Intuitions about Ordered Beliefs Leading to Probabilistic Models
The general use of subjective probabilities to model belief has been justified using many axiomatic schemes. For example, ‘consistent betting behavior' arguments are well-known. To those not already convinced of the unique fitness and generality of probability models, such justifications are often unconvincing. The present paper explores another rationale for probability models. ‘Qualitative probability,' which is known to provide stringent constraints on belief representation schemes, is derived from five simple assumptions about relationships among beliefs. While counterparts of familiar rationality concepts such as transitivity, dominance, and consistency are used, the betting context is avoided. The gap between qualitative probability and probability proper can be bridged by any of several additional assumptions. The discussion here relies on results common in the recent AI literature, introducing a sixth simple assumption. The narrative emphasizes models based on unique complete orderings, but the rationale extends easily to motivate set-valued representations of partial orderings as well.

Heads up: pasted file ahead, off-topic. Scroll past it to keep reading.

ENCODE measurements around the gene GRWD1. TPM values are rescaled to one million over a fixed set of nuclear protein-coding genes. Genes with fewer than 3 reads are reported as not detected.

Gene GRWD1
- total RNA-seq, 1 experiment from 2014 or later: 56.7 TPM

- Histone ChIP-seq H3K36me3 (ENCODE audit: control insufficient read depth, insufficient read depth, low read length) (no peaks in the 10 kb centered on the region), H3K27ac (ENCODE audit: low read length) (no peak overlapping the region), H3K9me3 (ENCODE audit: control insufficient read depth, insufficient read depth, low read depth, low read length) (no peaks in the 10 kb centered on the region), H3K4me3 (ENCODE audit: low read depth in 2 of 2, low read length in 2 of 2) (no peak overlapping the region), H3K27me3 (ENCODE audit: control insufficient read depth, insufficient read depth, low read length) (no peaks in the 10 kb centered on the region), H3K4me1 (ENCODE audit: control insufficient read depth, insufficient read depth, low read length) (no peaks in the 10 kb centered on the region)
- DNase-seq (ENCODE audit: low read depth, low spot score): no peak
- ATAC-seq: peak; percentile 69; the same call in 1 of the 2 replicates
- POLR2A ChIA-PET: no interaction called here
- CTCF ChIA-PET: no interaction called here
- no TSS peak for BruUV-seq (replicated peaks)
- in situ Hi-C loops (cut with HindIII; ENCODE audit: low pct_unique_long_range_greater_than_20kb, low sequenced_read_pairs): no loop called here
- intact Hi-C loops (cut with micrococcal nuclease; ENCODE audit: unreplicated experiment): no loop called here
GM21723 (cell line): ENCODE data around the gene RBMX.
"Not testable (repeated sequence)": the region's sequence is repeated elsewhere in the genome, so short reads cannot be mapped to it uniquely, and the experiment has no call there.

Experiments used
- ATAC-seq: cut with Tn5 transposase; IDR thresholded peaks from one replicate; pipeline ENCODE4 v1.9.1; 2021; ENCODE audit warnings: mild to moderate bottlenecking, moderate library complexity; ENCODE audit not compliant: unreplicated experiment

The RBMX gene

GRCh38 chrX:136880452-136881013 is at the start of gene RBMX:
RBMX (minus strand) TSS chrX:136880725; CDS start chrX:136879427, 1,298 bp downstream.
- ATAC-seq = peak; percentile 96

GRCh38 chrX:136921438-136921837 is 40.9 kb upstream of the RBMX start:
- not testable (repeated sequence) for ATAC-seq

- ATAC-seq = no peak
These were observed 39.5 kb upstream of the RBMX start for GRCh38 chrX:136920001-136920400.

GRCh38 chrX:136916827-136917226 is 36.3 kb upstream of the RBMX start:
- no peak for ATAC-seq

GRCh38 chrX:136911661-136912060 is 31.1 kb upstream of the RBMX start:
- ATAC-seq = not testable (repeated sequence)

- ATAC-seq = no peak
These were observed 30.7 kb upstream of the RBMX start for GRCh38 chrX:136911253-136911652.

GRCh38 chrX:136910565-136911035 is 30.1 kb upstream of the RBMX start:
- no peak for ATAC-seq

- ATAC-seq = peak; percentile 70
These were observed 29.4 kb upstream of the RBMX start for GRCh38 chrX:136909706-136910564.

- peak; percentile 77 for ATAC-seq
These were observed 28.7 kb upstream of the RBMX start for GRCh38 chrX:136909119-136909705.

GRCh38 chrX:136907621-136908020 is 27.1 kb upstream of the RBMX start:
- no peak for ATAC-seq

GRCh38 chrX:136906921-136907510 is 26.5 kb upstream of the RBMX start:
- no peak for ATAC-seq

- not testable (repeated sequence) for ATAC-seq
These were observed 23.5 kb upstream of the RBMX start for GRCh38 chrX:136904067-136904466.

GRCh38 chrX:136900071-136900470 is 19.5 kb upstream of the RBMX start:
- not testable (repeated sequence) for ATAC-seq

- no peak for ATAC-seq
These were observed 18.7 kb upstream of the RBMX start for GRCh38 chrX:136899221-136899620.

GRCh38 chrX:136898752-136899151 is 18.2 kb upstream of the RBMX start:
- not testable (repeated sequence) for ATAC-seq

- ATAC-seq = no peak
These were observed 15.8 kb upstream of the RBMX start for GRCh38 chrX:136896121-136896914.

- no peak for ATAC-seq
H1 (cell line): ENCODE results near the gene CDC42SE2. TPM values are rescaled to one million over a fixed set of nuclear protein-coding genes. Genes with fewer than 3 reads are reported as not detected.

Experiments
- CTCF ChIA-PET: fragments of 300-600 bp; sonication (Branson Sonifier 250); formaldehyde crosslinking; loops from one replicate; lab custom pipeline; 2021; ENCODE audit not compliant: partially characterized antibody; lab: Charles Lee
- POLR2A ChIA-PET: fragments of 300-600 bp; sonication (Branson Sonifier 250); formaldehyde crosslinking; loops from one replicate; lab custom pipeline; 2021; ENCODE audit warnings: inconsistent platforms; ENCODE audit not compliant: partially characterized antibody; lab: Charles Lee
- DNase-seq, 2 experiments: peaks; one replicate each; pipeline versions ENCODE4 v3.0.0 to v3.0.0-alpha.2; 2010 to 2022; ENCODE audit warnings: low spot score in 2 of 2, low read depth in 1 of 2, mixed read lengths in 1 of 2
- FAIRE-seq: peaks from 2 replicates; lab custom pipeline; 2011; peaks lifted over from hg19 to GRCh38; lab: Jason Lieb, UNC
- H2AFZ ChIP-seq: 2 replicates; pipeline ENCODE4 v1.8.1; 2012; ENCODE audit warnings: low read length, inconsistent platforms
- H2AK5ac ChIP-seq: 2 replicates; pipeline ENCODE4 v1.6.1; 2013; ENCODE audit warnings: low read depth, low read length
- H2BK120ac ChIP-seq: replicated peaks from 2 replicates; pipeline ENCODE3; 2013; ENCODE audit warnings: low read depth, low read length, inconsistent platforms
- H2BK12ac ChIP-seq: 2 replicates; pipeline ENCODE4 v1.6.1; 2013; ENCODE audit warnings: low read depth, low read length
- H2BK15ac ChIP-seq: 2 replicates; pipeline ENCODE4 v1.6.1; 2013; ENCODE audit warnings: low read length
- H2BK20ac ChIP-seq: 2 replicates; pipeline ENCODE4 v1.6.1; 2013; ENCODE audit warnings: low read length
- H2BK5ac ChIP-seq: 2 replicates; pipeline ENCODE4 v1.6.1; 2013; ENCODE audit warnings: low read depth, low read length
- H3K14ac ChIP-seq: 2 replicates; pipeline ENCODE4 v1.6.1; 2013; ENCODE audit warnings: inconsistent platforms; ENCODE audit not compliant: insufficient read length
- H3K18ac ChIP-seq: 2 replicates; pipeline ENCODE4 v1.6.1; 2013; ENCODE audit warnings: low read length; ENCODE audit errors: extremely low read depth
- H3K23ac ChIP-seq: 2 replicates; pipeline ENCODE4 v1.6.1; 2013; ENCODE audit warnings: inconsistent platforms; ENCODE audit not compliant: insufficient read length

PDF Link: /papers/92/p298-snow.pdf
AUTHOR = "Paul Snow
TITLE = "Intuitions about Ordered Beliefs Leading to Probabilistic Models",
BOOKTITLE = "Proceedings of the Eighth Conference Annual Conference on Uncertainty in Artificial Intelligence (UAI-92)",
PUBLISHER = "Morgan Kaufmann",
ADDRESS = "San Mateo, CA",
YEAR = "1992",
PAGES = "298--302"